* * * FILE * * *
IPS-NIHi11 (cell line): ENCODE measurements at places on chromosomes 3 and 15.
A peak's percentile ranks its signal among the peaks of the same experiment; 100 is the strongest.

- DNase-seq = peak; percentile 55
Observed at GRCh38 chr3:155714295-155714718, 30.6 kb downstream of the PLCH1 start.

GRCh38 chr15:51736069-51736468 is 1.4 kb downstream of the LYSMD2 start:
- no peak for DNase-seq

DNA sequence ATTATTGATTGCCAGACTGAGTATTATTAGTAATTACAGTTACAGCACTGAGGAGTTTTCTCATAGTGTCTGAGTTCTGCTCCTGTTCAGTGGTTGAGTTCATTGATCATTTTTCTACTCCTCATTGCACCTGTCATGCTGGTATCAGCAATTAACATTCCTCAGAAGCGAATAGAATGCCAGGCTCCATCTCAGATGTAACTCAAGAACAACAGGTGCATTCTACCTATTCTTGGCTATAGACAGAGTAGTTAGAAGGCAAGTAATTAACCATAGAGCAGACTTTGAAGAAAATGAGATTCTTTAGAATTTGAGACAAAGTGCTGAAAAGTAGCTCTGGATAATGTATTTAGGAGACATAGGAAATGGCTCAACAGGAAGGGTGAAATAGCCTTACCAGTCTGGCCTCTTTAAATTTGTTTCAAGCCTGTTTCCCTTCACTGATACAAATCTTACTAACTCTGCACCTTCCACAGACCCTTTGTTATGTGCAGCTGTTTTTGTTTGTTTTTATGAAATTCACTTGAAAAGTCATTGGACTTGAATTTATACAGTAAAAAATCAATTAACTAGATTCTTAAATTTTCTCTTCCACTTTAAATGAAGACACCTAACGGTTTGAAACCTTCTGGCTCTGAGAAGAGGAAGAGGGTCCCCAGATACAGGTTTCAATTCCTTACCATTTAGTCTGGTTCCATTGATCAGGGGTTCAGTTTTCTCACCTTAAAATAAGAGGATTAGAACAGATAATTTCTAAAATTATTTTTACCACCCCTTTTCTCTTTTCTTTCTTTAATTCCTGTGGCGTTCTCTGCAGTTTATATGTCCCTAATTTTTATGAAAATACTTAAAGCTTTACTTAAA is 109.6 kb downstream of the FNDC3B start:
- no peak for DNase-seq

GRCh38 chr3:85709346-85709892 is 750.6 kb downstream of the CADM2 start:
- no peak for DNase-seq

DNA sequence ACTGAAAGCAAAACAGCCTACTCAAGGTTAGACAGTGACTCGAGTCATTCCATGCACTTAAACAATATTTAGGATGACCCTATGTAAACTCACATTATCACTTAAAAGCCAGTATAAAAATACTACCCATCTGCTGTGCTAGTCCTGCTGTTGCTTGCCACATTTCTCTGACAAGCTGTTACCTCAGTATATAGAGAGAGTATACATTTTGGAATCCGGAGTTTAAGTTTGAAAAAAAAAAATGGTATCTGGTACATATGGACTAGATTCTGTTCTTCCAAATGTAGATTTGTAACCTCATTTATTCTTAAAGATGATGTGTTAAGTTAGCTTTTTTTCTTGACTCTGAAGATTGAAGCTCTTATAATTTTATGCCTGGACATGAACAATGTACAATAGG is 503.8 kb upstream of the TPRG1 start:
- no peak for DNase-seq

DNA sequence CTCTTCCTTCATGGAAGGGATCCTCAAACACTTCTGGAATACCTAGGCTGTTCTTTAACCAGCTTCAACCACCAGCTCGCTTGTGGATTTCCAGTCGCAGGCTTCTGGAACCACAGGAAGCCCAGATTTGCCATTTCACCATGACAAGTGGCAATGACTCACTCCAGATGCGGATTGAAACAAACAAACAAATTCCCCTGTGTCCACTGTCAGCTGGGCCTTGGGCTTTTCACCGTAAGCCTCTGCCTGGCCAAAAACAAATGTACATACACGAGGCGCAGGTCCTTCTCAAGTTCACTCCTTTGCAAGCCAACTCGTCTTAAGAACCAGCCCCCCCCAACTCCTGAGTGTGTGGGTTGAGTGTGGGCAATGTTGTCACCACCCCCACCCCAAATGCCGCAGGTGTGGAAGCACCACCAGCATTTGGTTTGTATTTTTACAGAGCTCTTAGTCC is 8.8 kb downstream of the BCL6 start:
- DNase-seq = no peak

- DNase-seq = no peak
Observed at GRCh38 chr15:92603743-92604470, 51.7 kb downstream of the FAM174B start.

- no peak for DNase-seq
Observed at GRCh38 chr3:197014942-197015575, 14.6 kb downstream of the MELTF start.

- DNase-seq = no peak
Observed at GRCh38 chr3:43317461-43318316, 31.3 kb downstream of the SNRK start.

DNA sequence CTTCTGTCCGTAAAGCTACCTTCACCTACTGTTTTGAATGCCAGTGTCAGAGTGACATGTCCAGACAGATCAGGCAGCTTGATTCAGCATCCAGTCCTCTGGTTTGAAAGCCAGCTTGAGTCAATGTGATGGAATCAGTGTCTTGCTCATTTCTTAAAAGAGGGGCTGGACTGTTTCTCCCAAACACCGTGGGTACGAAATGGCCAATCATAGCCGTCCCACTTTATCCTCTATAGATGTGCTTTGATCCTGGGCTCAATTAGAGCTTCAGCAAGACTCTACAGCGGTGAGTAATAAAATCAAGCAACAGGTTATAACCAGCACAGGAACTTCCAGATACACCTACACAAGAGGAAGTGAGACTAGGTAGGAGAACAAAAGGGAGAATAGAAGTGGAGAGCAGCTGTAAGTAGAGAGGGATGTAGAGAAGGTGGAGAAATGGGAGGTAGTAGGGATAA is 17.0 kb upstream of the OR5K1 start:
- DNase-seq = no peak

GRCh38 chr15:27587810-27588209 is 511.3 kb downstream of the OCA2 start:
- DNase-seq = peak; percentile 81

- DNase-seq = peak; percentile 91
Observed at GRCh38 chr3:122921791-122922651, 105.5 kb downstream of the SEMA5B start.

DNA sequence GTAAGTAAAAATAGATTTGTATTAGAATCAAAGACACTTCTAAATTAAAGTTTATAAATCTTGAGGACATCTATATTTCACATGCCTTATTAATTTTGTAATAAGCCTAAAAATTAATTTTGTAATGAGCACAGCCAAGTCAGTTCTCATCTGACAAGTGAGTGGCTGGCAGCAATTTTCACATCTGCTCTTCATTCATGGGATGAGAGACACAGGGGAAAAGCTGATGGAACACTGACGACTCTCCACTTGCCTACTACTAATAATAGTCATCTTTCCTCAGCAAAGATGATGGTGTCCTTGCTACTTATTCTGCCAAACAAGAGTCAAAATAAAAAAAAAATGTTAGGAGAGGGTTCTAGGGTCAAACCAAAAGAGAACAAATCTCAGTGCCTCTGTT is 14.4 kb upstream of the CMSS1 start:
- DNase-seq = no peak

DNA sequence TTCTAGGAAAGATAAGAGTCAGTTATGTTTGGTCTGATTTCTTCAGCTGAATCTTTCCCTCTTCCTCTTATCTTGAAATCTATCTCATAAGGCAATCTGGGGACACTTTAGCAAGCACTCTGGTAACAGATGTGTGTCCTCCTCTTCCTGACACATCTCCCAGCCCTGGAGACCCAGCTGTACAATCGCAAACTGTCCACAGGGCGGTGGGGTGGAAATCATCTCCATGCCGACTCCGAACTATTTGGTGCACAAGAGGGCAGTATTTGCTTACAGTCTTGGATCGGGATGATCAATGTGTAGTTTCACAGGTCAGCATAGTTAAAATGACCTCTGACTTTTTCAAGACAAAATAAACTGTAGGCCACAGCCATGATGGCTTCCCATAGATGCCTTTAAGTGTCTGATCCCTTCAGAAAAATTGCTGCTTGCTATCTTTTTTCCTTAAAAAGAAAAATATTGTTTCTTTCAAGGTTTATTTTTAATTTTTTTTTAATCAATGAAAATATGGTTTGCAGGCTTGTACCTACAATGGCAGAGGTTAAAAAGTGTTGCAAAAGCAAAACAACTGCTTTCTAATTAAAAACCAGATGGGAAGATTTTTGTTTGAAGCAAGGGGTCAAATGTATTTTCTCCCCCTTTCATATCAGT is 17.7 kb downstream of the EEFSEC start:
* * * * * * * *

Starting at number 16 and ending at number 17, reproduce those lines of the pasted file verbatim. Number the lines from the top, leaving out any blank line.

Observed at GRCh38 chr15:92603743-92604470, 51.7 kb downstream of the FAM174B start.

- no peak for DNase-seq